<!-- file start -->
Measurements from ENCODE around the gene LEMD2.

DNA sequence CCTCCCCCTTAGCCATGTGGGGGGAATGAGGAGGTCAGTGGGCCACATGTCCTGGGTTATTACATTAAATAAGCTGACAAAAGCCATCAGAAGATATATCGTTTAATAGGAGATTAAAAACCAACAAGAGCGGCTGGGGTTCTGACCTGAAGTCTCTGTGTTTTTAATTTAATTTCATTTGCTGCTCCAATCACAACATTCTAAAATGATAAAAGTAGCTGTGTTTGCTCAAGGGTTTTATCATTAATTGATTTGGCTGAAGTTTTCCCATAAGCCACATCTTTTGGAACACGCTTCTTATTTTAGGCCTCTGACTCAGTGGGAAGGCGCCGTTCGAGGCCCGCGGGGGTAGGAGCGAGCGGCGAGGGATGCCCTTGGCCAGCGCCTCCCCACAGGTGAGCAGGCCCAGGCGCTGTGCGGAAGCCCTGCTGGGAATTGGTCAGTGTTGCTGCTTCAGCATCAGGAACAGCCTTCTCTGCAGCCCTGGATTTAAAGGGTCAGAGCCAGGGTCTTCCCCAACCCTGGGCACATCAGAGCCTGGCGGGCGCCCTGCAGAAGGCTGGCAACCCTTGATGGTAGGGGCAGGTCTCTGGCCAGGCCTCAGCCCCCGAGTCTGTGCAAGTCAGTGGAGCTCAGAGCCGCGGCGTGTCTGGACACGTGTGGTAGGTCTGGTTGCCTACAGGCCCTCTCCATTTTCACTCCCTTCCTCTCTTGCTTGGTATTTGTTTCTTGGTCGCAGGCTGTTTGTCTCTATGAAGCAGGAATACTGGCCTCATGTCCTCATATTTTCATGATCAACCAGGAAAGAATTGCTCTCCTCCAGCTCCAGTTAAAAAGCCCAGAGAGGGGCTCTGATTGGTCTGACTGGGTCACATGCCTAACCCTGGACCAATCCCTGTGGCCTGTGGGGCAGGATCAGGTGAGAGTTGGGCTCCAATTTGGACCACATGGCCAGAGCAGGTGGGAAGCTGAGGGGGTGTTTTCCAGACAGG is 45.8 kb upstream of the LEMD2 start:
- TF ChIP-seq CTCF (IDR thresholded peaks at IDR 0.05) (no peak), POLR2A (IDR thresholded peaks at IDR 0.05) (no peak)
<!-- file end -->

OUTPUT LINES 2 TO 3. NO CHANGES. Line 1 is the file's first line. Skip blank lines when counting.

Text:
DNA sequence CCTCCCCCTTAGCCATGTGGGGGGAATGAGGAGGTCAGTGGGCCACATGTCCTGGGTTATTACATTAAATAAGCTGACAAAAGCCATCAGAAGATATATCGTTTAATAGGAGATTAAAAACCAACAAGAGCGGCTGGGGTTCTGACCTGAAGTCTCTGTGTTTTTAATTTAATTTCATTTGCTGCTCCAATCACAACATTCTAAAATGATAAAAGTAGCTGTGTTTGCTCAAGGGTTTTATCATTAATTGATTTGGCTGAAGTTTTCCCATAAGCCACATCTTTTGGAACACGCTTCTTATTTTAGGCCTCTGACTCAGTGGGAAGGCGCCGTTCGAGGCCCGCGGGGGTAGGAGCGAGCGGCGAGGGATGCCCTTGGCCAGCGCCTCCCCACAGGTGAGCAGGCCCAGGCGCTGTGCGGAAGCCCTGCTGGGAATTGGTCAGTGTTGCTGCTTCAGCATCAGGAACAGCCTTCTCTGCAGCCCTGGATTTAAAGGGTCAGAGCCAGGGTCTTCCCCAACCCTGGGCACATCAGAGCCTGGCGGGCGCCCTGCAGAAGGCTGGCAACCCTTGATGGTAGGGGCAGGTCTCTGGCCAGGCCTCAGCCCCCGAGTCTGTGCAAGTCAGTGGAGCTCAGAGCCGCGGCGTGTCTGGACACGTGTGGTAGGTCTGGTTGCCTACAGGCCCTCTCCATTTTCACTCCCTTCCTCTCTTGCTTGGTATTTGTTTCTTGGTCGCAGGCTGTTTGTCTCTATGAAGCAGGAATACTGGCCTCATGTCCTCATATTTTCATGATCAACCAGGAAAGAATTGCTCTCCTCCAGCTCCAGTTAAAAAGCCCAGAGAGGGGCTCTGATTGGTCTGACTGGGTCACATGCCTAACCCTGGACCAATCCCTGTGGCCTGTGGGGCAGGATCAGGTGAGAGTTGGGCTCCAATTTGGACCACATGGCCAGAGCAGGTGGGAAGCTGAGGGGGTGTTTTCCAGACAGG is 45.8 kb upstream of the LEMD2 start:
- TF ChIP-seq CTCF (IDR thresholded peaks at IDR 0.05) (no peak), POLR2A (IDR thresholded peaks at IDR 0.05) (no peak)